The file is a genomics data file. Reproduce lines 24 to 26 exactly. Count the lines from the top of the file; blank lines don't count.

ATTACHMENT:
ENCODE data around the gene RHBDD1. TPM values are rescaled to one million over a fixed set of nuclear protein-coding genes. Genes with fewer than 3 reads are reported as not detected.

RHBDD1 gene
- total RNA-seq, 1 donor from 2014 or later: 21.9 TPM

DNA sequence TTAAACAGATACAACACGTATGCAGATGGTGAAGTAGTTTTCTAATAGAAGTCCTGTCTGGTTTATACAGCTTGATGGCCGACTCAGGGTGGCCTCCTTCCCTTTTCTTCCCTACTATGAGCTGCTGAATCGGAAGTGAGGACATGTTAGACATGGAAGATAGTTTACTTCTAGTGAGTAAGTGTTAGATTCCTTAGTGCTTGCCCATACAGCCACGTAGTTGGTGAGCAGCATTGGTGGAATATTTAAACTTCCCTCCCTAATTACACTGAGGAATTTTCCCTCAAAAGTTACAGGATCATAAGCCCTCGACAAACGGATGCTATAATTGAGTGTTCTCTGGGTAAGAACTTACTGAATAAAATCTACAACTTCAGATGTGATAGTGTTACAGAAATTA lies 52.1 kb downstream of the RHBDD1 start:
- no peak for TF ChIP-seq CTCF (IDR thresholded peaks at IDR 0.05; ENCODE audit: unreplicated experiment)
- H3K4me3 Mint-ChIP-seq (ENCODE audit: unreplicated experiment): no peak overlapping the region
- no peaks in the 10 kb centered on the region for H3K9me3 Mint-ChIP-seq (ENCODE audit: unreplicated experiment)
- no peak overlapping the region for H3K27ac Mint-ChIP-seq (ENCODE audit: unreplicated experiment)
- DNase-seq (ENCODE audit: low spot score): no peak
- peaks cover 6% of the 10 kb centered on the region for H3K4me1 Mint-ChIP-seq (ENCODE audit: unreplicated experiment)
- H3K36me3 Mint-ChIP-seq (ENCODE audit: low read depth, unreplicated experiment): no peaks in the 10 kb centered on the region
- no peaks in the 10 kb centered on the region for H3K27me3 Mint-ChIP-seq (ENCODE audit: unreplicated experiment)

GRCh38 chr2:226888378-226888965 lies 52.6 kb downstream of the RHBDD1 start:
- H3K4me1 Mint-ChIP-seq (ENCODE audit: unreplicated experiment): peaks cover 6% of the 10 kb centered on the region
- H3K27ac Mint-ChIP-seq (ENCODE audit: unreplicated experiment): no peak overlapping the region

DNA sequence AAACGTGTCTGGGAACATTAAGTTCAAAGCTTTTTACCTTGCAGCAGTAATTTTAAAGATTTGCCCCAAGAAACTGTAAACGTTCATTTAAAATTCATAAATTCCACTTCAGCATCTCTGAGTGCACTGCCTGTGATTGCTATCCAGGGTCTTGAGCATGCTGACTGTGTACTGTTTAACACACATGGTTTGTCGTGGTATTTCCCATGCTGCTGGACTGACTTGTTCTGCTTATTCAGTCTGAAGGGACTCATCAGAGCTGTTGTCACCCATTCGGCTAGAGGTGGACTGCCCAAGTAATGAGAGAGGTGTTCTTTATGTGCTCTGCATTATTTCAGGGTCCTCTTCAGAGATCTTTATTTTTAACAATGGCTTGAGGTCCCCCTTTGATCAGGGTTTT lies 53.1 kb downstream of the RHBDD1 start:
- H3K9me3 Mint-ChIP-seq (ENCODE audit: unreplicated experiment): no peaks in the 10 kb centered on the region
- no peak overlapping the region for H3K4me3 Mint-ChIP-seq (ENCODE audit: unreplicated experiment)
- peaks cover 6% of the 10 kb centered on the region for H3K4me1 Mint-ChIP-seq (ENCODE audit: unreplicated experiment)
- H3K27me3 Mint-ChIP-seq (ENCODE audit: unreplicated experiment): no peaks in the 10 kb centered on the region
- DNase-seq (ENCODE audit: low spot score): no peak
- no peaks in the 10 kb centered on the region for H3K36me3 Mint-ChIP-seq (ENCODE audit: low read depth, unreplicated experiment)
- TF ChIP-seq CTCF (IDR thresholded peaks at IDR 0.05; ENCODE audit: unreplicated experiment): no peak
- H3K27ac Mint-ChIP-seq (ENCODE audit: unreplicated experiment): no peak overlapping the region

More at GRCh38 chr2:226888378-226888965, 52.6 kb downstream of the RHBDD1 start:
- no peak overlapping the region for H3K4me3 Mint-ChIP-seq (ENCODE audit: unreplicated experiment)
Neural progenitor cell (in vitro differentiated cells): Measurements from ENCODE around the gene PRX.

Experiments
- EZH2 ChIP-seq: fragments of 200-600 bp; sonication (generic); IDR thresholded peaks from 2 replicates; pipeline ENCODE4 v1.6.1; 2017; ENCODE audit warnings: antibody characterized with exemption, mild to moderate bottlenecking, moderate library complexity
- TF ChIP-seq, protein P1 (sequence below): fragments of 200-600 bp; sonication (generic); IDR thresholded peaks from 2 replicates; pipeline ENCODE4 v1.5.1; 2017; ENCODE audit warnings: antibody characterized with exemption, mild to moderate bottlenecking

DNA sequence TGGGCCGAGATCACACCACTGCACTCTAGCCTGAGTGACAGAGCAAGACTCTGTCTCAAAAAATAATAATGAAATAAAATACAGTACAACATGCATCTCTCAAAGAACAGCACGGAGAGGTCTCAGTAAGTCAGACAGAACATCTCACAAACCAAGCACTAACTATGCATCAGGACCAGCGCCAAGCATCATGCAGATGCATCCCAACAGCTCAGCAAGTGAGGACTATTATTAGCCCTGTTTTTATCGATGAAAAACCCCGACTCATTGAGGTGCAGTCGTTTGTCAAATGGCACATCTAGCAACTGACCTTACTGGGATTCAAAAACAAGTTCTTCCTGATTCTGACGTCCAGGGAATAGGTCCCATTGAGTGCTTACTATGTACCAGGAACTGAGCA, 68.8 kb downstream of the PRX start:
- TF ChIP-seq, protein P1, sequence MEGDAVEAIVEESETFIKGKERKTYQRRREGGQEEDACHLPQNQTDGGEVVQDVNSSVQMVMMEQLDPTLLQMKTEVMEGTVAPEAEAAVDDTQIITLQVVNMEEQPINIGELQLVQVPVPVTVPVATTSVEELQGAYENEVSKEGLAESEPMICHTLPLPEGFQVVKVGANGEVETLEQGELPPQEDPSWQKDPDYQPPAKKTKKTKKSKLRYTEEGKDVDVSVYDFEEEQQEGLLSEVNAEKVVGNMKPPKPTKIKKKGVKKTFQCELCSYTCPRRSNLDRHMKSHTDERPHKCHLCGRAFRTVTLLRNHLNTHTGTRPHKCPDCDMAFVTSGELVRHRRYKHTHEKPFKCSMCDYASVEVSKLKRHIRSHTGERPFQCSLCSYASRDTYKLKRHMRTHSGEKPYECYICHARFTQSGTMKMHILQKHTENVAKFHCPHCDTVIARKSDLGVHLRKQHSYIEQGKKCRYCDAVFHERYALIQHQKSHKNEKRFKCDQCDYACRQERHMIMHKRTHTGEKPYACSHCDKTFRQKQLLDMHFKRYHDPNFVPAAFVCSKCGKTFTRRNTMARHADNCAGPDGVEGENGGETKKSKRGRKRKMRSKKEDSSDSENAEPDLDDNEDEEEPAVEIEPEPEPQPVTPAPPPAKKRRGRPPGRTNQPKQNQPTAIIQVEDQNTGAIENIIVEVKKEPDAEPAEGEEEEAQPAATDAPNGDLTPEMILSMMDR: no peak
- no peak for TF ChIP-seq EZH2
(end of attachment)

- H3K27ac Mint-ChIP-seq (ENCODE audit: unreplicated experiment): no peak overlapping the region

More at GRCh38 chr2:226888378-226888965, 52.6 kb downstream of the RHBDD1 start:
- no peak overlapping the region for H3K4me3 Mint-ChIP-seq (ENCODE audit: unreplicated experiment)